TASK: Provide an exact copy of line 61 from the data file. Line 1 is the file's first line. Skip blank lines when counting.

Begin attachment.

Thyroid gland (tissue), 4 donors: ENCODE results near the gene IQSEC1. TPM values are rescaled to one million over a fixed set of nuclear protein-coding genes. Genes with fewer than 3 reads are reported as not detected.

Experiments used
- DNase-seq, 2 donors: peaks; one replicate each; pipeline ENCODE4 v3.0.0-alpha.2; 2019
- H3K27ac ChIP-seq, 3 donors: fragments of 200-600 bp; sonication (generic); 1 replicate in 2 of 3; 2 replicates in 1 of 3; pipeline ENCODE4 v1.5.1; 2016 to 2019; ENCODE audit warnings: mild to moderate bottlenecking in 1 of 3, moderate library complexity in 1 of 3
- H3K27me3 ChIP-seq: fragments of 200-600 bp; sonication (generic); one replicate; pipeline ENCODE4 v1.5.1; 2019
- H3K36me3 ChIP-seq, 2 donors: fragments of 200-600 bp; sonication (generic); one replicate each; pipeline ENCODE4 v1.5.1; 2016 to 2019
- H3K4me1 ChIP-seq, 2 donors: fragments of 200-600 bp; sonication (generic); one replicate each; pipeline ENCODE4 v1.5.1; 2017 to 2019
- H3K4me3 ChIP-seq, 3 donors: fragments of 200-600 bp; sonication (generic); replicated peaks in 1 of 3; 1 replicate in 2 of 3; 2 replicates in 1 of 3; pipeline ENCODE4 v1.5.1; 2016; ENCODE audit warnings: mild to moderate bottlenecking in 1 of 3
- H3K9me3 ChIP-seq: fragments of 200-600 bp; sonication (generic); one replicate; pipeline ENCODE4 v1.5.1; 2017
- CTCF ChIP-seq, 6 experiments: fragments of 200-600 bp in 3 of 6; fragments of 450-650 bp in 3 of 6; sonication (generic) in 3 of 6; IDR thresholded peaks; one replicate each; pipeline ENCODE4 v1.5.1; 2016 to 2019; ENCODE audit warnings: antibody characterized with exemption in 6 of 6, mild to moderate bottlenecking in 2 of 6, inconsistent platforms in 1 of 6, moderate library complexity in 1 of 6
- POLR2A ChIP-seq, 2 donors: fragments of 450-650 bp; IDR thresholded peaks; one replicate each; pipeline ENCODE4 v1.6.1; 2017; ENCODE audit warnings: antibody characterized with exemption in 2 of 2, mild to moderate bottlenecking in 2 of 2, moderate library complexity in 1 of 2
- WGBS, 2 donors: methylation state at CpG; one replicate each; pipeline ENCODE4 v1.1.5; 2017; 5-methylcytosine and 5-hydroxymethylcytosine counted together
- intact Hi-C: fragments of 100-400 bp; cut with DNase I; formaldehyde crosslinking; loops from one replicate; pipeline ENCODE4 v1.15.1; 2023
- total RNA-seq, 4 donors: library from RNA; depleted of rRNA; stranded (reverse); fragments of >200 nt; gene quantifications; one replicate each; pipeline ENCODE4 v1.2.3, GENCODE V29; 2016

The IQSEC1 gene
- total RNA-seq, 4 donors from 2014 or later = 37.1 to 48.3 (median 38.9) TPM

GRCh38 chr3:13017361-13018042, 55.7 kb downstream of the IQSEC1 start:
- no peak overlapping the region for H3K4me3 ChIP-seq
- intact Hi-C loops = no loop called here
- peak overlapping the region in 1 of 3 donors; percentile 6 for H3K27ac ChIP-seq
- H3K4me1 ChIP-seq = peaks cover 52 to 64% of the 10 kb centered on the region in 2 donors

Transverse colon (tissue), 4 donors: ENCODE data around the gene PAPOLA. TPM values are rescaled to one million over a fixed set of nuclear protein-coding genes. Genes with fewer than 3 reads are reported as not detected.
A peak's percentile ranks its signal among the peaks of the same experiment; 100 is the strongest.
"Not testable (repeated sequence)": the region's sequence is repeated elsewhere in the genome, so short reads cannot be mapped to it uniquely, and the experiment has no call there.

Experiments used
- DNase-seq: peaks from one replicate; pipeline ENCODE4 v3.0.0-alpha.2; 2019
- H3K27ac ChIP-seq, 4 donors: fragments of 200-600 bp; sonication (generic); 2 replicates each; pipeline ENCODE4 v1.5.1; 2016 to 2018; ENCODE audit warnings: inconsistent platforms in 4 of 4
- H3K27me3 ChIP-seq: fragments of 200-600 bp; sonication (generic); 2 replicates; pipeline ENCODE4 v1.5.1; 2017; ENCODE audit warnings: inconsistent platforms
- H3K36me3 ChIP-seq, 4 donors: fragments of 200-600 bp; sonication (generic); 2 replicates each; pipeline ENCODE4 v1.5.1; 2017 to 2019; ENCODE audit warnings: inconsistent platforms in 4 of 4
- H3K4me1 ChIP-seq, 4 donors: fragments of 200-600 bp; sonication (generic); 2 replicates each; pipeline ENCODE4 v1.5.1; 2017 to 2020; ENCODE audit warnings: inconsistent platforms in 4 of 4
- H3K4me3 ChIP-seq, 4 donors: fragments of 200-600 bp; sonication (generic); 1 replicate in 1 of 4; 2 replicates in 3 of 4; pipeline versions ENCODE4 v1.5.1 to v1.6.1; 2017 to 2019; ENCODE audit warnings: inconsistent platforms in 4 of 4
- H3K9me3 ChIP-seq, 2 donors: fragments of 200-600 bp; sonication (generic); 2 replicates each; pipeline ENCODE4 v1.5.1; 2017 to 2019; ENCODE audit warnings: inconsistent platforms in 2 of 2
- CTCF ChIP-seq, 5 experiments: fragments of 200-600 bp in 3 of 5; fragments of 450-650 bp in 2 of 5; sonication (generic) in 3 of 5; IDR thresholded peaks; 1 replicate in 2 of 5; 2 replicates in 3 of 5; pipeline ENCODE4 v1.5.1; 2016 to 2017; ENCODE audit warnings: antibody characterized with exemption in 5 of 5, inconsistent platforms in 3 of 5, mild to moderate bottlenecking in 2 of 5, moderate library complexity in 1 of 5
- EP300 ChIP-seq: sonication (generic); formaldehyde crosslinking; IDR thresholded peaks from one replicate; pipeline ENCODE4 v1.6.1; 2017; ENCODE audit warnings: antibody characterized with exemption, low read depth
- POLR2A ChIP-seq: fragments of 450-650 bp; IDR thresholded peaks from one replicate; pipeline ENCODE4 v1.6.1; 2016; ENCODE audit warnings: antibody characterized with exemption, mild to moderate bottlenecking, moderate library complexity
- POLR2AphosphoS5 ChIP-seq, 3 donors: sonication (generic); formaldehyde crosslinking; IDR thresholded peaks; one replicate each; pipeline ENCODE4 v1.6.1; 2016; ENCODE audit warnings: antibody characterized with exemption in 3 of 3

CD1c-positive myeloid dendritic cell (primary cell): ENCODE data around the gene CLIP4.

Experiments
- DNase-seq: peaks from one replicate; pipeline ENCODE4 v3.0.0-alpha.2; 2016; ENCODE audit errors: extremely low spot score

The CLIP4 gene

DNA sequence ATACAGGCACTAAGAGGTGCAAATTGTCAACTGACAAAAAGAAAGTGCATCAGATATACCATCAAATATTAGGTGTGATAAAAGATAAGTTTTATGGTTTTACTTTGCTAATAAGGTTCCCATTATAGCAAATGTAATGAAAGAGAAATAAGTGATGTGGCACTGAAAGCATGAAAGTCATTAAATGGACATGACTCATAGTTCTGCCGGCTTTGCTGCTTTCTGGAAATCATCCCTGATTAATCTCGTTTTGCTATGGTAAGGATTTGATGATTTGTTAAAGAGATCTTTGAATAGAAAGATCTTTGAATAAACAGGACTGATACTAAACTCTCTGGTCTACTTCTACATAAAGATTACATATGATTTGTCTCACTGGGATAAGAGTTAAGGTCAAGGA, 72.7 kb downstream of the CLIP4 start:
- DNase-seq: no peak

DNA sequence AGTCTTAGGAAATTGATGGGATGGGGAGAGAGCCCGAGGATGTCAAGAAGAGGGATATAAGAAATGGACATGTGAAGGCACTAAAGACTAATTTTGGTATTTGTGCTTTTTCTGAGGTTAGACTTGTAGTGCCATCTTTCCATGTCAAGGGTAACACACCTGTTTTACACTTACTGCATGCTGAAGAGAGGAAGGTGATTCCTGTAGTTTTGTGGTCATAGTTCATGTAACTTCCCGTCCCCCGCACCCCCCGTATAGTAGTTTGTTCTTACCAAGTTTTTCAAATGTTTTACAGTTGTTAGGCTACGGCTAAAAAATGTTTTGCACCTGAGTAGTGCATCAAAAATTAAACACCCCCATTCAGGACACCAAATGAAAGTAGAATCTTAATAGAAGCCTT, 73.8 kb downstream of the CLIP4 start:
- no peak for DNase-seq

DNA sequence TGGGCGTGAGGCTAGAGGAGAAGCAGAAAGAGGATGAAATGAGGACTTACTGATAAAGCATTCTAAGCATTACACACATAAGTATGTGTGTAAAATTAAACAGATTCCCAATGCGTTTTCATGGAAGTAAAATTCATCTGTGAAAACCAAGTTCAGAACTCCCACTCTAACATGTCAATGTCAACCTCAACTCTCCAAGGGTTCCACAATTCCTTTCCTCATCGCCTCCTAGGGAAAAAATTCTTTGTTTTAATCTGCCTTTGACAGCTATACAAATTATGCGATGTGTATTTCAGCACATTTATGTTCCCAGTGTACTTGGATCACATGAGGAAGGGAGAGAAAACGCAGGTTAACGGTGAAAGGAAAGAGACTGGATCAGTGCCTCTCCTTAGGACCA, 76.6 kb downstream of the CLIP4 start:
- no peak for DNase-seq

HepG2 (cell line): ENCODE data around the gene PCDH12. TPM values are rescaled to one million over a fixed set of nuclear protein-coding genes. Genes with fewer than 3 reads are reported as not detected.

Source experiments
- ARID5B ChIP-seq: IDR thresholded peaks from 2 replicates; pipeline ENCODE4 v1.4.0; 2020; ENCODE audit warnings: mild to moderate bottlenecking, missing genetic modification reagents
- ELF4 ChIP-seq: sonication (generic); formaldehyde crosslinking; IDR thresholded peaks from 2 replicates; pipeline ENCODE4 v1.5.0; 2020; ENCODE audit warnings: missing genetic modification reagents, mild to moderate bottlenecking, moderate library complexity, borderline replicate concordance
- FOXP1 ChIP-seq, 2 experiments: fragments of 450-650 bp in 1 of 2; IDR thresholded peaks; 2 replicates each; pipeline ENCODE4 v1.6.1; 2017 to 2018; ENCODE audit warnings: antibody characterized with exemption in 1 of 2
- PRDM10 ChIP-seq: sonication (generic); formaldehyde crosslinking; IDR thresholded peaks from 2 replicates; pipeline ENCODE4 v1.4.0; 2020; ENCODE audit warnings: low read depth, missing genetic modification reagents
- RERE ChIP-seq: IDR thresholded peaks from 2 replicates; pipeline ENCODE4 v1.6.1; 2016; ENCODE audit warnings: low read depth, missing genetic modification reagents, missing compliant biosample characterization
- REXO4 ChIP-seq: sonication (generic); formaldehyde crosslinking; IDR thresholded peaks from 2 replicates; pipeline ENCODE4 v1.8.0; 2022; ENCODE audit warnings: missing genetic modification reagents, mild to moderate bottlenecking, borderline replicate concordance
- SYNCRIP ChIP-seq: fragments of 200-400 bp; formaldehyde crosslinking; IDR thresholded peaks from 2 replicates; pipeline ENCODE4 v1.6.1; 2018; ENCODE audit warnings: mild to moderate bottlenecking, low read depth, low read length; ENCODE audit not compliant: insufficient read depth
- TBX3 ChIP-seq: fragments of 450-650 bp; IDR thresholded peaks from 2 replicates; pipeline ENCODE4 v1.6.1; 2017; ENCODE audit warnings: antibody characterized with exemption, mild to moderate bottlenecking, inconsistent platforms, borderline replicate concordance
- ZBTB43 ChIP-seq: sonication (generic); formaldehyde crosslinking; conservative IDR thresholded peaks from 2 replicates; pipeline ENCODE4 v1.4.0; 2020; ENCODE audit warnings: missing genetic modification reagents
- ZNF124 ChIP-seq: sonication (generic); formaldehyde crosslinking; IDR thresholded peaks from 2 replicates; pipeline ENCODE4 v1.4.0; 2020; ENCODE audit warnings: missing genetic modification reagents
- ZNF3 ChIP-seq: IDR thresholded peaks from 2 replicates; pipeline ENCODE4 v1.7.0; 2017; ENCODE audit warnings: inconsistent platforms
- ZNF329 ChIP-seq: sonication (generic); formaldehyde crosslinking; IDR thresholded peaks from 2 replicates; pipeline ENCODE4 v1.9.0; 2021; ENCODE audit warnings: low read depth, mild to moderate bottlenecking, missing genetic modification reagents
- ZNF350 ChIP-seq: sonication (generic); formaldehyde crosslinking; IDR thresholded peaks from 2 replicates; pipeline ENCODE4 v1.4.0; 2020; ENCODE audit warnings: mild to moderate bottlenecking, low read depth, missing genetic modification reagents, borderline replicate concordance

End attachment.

- ZNF350 ChIP-seq: sonication (generic); formaldehyde crosslinking; IDR thresholded peaks from 2 replicates; pipeline ENCODE4 v1.4.0; 2020; ENCODE audit warnings: mild to moderate bottlenecking, low read depth, missing genetic modification reagents, borderline replicate concordance